An invitation

Please consider joining with myself and others — for planning and collaboration, join these two communities:

Connect in the Middle community

Connect 2 Learn Circle

and the collaborative blog hub:

Connect 2 Learn  Contact Connect2Learn

Hopefully, these will help us stay connected as Middle School educators, planning projects with and for our students, to identify the entry points for play and learning, and  to lead them towards a connected learning path.

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#clmooc Writing Hacking Defining Week 4 Reflection #k6diglit

Writing Hacking Defining

14192_voice_elliot_friToday, I celebrate conversation, and the continuing celebrations each day at #clmooc. In the Hangouts and chats, in our posts, we continue the conversation about writing and making and hacking.

I keep thinking about the conversations about defining ‘hack.”

I think about what I do at home when I need a hack to fix something. It fixes something. It’s a positive. Maybe that’s not a hack. It’s fixes something, making it better.

So what do I do? I have read the excellent history of hacking from  Terry Elliot’s post on hacking, and it is the celebration of what is true in life: there’s good and bad.

Even so, I’m not convinced what I do in writing is destructive, nor does it need to be in order to be a hack, because there are two sides.

And I need to think of my presentation to middle school students; what do I want them to understand and consider?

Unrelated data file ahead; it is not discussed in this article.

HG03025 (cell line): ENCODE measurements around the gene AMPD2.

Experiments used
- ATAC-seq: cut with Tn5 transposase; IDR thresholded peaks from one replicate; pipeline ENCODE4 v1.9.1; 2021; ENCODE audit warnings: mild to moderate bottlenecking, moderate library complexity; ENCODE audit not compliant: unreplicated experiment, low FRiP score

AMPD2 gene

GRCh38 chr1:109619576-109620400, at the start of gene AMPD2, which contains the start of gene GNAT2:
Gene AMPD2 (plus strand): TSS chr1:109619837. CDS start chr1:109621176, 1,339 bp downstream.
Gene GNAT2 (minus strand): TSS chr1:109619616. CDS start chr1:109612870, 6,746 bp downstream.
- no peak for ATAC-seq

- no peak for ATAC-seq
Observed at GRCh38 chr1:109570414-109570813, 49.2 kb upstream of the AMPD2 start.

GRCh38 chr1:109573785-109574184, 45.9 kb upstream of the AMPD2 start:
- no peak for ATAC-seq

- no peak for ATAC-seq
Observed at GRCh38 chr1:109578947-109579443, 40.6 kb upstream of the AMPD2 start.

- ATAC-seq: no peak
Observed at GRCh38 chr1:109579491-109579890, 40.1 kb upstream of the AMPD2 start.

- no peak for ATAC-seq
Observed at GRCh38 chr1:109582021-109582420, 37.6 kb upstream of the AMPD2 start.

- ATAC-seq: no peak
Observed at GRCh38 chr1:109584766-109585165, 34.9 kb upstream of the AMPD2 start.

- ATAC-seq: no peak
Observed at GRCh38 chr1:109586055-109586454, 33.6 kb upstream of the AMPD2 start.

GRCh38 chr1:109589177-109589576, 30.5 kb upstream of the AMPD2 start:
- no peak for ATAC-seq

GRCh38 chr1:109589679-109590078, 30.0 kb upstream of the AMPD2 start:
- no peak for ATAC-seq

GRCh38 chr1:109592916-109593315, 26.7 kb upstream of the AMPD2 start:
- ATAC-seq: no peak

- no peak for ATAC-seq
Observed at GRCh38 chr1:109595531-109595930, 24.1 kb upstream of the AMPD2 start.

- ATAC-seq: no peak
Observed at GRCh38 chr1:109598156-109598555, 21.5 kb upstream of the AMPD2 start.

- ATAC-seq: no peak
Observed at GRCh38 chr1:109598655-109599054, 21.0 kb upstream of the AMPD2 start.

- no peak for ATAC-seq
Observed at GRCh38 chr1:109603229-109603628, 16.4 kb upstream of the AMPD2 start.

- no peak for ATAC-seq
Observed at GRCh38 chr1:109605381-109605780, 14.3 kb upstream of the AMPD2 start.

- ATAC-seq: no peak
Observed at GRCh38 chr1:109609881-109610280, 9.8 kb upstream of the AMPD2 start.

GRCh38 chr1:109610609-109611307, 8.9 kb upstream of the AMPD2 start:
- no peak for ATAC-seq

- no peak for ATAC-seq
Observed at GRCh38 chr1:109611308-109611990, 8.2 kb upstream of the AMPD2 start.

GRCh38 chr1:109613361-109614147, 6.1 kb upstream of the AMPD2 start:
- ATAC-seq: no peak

So, I’m hacking a definition for hack. Well, I’m sharing how the word has evolved with my voice, and how my students will find their voice through their hacks.

 

Here’s my thoughts, with thanks to Deanna Mascle, Kevin Hodgson, and Terry Elliot:

I saw throughout the week this reshaping,

re-imaging of ideas–

IDENTITY Re-imagining

My favorite Hack is from Larry Hewett, an About Me project to begin the year. I’ve done something similar, but I love this. Here’s what he did, hacked slightly by me:
1. Choose three words that describe yourself.
2. Pick one song for each of your three words that represents that word.
3. Find the lyrics of the songs.
4. Lift words, phrases and entire lines from the three lyrics in order to create an original song about yourself.
5. Find an image to represent both the word and the lyrics you choose.
6. Decide how you will present “Your Song” (lyrics / images / words).

Connecting, Modifying,  and Re-imagining Meaning

Love what Amy Cody Clancy did with HyperText and more. Check out all her posts and blog.

Students connect in their writing in Google Docs through hyperlinks that link to content that explains their meaning.

Or students highlight only the key words for a poem or insights into their topic, adding hyperlinks to more information or images.

Not only could you create a “choose your own adventure”, but I think this is a great way to start or end a collaborative research project. Students find links / resources to add to the document. Then students take their focus of their first search to create what +Charlene Doland mentioned — their part of the conversation. They could create something that explains the research but adding their insights. Below the initial text then could be placed a thinglink or list of the collaborative research — with a final collaborative paragraph as a hypertext team syntheses as a summary.

Devising New Meaning

Next, Kathleen Galarza gave a great idea which I thought could inspire kids to write in their homework journals.  While listening to one of her favorite TV shows, she jotted down lines she linked. She used those to write a “one-sided phone conversation” which looks like a poem, and we infer the message from those lines.